Why does my dog have seizures?

Excerpt from Ask the Vet About Dogs: Easy Answers to Commonly Asked Questions

There are many specific causes for seizures, including poisons, head trauma, brain cancer, heatstroke, liver disease, low blood sugar (hypoglycemia), meningitis or encephalitis (inflammation around the spinal cord or of the brain), and canine distemper virus infection. Seizures caused by these disorders are diagnosed by examination of the dog, blood tests, and X-rays. Modern veterinary technology even allows for a dog to have a magnetic resonance imaging (MRI) test, which provides images of the brain. The dog’s history often provides important clues to the cause of seizures. For example, did the dog have access to slug bait (could be poison)? Is she an older dog (possible brain tumor)? Does she have diabetes (seizure could be due to hypoglycemia)?

More often, however, the cause of seizures in dogs cannot be determined, and the presumed diagnosis is idiopathic epilepsy, or epilepsy due to unknown cause. Epileptic seizures usually occur early in a dog’s life; a first seizure in a dog more than five years old suggests that epilepsy is not the cause of the problem. There are many forms of seizures, ranging from mild stiffness or twitching, to the stereotypical seizure during which the dog becomes stiff, chomps her jaws, drools profusely, urinates, defecates, howls, and paddles with all four legs. Some dogs recover immediately after the seizure, but most appear confused, disoriented, and lost for a few minutes to several hours afterward (and sometimes before). Some dogs have one or two short seizures a year, while others have three or more in a day, an event known as a cluster seizure. Most seizures are short-lived, lasting only a few minutes (although they seem longer to the dog’s scared owner), but sometimes a dog has a seizure that does not end, a condition called status epilepticus, which demands emergency veterinary care.

Single-episode seizures are not usually life threatening. Prevent the dog from hurting herself on surrounding objects or from falling down stairs and wait for the seizure to end. Do not put your hand in her mouth. A dog cannot swallow her tongue during a seizure, but she can bite you badly.

Dogs who suffer significantly from epilepsy (those who have frequent and/or severe seizures) can be treated with antiseizure medication, although most dogs need to remain on the medication for life. The medication can be expensive, and frequent blood tests are necessary to monitor the level of medication in the dog’s bloodstream. Phenobarbital and potassium bromide are most commonly used, and they are sometimes both given at the same time. Phenobarbital is somewhat toxic to the liver and most dogs taking it eventually develop some degree of liver disease. New drugs that are less toxic and more effective are available for humans, and should become widely available for dogs in the near future.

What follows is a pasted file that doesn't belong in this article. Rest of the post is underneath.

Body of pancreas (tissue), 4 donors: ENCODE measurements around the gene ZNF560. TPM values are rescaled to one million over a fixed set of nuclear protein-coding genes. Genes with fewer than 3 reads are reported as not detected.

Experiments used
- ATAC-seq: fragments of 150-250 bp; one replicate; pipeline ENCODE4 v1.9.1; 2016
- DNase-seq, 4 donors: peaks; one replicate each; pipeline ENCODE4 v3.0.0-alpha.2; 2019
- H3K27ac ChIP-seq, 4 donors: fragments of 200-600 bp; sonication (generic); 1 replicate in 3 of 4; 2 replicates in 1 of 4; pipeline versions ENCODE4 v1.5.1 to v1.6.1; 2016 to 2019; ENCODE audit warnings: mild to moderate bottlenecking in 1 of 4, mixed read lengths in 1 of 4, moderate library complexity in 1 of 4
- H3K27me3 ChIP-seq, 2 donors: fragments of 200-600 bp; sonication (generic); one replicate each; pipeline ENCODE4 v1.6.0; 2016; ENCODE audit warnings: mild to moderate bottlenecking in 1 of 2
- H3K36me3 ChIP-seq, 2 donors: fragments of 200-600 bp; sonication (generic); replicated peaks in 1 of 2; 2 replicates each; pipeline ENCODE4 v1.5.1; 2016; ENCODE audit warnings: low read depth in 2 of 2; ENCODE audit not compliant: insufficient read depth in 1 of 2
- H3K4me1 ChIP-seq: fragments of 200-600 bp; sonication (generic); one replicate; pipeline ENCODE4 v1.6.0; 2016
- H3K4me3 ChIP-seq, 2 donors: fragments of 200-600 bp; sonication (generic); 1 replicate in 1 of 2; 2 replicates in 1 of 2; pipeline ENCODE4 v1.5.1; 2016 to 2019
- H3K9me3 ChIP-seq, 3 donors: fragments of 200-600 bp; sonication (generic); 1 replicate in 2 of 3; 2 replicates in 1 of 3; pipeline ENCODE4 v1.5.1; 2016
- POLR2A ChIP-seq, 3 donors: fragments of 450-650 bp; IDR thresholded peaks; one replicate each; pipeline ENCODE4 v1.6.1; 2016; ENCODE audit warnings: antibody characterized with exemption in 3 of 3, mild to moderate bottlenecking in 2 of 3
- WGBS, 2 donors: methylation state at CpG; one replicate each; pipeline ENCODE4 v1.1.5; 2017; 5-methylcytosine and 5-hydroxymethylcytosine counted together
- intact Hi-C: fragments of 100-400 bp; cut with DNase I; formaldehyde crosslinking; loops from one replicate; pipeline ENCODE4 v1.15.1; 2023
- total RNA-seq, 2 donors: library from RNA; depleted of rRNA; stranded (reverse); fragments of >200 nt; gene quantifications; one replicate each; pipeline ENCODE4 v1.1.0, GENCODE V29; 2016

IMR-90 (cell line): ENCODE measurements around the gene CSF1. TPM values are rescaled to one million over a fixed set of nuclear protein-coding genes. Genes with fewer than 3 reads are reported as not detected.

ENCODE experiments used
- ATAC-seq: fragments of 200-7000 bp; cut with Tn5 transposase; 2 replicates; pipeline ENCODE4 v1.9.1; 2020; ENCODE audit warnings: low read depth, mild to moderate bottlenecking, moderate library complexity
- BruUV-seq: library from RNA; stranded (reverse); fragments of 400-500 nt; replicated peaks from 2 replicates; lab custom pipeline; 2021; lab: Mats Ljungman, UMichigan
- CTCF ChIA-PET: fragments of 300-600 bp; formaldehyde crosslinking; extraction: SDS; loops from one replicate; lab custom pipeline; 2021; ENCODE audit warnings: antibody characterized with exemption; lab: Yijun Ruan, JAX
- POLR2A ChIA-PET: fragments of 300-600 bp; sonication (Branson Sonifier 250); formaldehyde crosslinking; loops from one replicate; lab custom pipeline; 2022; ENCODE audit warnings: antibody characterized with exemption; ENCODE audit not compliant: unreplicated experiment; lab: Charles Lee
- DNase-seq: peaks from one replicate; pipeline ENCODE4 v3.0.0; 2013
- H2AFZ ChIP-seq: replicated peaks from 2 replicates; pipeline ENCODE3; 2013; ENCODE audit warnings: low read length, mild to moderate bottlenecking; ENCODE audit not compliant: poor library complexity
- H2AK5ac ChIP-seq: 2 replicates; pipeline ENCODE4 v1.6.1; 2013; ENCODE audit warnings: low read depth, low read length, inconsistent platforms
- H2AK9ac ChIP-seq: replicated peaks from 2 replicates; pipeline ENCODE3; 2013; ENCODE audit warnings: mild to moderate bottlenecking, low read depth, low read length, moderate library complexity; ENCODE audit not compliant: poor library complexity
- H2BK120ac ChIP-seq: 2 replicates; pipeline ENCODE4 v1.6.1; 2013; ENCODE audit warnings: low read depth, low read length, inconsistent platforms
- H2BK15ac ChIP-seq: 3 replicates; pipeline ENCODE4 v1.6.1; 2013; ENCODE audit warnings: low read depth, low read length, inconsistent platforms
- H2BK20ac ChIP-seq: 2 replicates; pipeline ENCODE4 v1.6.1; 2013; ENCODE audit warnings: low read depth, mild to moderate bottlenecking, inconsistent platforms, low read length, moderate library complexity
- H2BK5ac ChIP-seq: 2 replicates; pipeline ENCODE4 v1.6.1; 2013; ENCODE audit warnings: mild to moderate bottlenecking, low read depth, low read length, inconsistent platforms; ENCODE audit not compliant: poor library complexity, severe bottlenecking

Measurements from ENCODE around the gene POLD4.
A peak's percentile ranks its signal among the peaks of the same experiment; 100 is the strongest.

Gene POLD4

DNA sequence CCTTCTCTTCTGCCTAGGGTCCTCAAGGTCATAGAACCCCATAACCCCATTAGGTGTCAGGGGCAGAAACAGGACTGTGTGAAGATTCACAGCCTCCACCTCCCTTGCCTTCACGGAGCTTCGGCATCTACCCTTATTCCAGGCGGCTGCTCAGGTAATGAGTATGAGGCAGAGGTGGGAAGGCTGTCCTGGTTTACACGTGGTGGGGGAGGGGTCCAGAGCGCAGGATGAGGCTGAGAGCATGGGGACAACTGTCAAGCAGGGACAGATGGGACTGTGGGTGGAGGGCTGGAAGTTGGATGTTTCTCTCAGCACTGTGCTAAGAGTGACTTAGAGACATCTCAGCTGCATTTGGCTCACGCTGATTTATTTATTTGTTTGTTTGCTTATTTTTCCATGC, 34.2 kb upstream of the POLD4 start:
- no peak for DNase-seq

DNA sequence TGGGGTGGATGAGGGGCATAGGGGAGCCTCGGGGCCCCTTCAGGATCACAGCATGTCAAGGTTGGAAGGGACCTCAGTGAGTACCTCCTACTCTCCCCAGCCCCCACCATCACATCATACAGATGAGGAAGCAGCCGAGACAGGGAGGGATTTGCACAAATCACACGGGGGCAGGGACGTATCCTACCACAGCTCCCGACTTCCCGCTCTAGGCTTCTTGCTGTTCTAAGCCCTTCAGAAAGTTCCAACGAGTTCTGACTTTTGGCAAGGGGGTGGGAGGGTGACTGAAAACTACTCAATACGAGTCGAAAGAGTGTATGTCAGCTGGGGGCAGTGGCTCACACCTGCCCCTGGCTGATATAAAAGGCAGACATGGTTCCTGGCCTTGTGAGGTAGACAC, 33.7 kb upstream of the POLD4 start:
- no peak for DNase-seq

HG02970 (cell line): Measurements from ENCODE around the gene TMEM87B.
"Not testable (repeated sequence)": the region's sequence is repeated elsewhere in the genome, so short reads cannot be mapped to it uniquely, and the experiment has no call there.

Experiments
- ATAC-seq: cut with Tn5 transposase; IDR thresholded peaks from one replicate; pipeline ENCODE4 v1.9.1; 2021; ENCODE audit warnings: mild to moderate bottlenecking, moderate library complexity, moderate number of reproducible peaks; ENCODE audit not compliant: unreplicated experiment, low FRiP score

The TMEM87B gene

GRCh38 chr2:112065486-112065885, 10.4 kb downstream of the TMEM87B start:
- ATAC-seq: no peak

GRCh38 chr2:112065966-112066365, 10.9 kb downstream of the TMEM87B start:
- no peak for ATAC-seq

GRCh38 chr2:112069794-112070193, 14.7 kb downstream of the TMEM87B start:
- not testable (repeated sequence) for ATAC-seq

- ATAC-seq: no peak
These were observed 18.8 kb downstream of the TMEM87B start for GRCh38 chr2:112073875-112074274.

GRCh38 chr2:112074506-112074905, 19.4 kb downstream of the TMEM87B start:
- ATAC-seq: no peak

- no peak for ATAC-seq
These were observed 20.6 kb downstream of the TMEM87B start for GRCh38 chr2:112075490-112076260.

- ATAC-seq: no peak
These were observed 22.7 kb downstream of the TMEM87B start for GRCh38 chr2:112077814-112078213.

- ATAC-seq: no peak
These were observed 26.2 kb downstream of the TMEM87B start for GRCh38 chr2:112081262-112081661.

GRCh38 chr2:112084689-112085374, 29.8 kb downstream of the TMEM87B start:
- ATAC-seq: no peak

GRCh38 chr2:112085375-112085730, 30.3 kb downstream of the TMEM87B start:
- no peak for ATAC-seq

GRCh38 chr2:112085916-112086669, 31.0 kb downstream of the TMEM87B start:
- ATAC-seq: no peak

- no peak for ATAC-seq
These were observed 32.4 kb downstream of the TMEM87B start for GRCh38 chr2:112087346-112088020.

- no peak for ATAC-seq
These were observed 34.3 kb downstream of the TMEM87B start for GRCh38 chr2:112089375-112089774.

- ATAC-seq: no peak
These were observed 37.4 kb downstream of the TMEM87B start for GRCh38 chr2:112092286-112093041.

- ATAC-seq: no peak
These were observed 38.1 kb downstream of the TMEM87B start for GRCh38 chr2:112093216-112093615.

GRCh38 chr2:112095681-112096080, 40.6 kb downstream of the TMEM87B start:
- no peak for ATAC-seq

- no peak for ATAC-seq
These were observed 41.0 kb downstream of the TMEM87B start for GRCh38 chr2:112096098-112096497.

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Kate   Lafayette, Indiana

4/5/2015 1:12:18 AM

My boyfriend and I have a pitbull/boxer mix. He's about 7 1/2. He recently started having seizures and we are so freaked out. He has had a couple over the past week. After he has the seizure he gets up and paces around for awhile, either up and down the hallway or in circles around the coffee table. He also seems to be extrmely thirst and hungry. And he will either wet himself or need to go outside immediately. He seems so disoriented and confused and i swear by the look on his face, he seems scared. Not that i blame him, I'm freaked out and it's not even happening to me. It breaks my heart to see him like this. He is such a good, kindhearted, loving, fun dog. Please tell me this gets better and he is going to be ok. It just kills me and my boyfriend to see him like this!

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Deb   paris, Illinois

3/17/2015 7:30:03 AM

Deb. Paris,illinois. I have a 8 year old german short haired pointer he's been having seizures since he was 5. It makes you feel so helpless at times! My husband keeps telling me to put him down, I refuse to because he's such a happy, intelligent, friendly animal. It's just the times when having a seizure it makes him so out of control. The poor thing can be sleepling so good and then wake up and drop to the floor in a full blown seizure. Or in the middle of the night I hear him hit the floor seizureing. Most of the times after coming out of a seizure he paces for up to 2hours .He's extremely thirsty and becomes very hungry will not stop going to where his food is. Usually he has one every month,but with the change over from phenobarbital to potassium bromide sometimes every other month now. Since christmas he's had 6 . Can't understand why because for several months he was doing extremely well.

I have noticed if he becomes stressed from barking a lot . Separation anxiety or the weather changing He starts having them again. I just wish he would not have them anymore. He's getting older now and I'm afraid one will actually kill him. I truly understand how you all feel I hope this helps. Always hug them before you leave them alone.

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Paula   lusby, Maryland

1/29/2015 5:17:58 PM

I have a 3 yr.ld chuicuahua and Pomeranian mix just had a seizure for the first time. I have no idea what is going on!! Paula

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melissa   dayton, Kentucky

7/21/2014 6:57:48 PM

My b.bull tertiary just had seizure my husband said he fell off couch foaming at mouth legs went stiff kicked like he was running. My husband parted on his chest he talked to him the whole time. I think it was from the heat .u wasn't here but Ham So scared to lose him is sedans OK now. Does it sound like heat stroke

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